I well remember when Jenni Fagan’s explosive debut, The Panopticon, first appeared in 2013. Asked to review it, I unusually read the novel in one-sitting, consumed by not just Fagan’s brilliantly evocative prose but the depth and strength of her central character, 15-year-old Anais Hendricks, who has spent all her life in the Scottish care system—a system she refuses to either let define her as a person, or grind her down.
Anna Russell-Martin holds our attention from the start as Anais.
Fagan has since published both a second novel (2016’s The Sunlight Pilgrims) and a poetry collection, but has returned to The Panopticon by adapting her own novel for this production by the National Theatre of Scotland. The result is, as literary adaptations go, a powerful, gripping and at times almost visually overwhelming experience, making particularly nightmarish use of Lewis den Hertog's video projections on Max Johns’ triangular-columned set. Yet it also highlights an imbalance that seemed far less significant in the original book: this is an ensemble production with an almost overwhelming star performer in its midst.
Anna Russell-Martin holds our attention from the start as Anais, the girl who survives as much by telling stories to herself: not least her “birthday game”, imagining herself a different life right from a different birth. Sooner or later, though, the reality of her actual situation impinges, explained in terms of “The Experiment” being conducted by mysterious, black suited men in bowler hats. They watch her, constantly, or so she believes, trying “to see how much the human spirit can endure before it breaks”. The result is that she neither trusts anyone around her or gives ground when challenged.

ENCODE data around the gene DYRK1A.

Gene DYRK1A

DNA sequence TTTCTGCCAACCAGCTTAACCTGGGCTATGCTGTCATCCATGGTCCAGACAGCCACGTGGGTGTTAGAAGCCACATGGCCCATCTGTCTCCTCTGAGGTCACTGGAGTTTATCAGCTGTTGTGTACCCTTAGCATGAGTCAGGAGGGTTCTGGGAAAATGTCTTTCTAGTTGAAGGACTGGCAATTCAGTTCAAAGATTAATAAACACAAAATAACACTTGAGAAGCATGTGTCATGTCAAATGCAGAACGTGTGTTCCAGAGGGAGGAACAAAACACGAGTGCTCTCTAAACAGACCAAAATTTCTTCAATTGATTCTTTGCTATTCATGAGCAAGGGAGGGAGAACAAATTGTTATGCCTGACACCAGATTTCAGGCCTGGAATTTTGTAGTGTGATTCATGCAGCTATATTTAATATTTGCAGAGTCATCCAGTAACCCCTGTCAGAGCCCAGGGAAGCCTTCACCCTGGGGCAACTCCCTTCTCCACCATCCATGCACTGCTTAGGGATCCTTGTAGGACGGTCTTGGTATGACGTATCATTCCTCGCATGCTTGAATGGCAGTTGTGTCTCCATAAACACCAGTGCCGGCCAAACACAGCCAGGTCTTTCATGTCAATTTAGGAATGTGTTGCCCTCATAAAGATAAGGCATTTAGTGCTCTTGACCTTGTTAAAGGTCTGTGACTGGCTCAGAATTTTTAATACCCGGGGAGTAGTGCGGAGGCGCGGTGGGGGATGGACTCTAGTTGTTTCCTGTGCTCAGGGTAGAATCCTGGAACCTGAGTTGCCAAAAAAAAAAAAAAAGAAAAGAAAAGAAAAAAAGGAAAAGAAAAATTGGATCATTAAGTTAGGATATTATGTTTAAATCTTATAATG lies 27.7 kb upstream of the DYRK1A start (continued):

This has got her into trouble, of course; we meet her with just eight weeks before she’s old enough to leave care forever, but she’s on her last chance. Staff member Angus (Paul Tinto) – ex-biker gang, ex-soldier – wants to ensure she doesn’t go straight into adult jail, but the odds appear stacked against her, in part because of an alleged connection to an assault on a female police officer which left her in a coma. We’re not even sure whether or not Anais actually did it, given the two had “history” and she refuses to say either way.
Angus’s furious defence of Anais in court not-withstanding, there are few occasions when the ensemble cast circling around Russell-Martin’s central performance have anything like her depth or strength; their roles are necessarily less detailed and nuanced, although it’s fair to say that the range of characters remains impressive. Overall, however, you’ll leave the theatre thinking, perhaps rightly, of Anais: the young woman who, despite everything, genuinely convinces us that she’s a good person.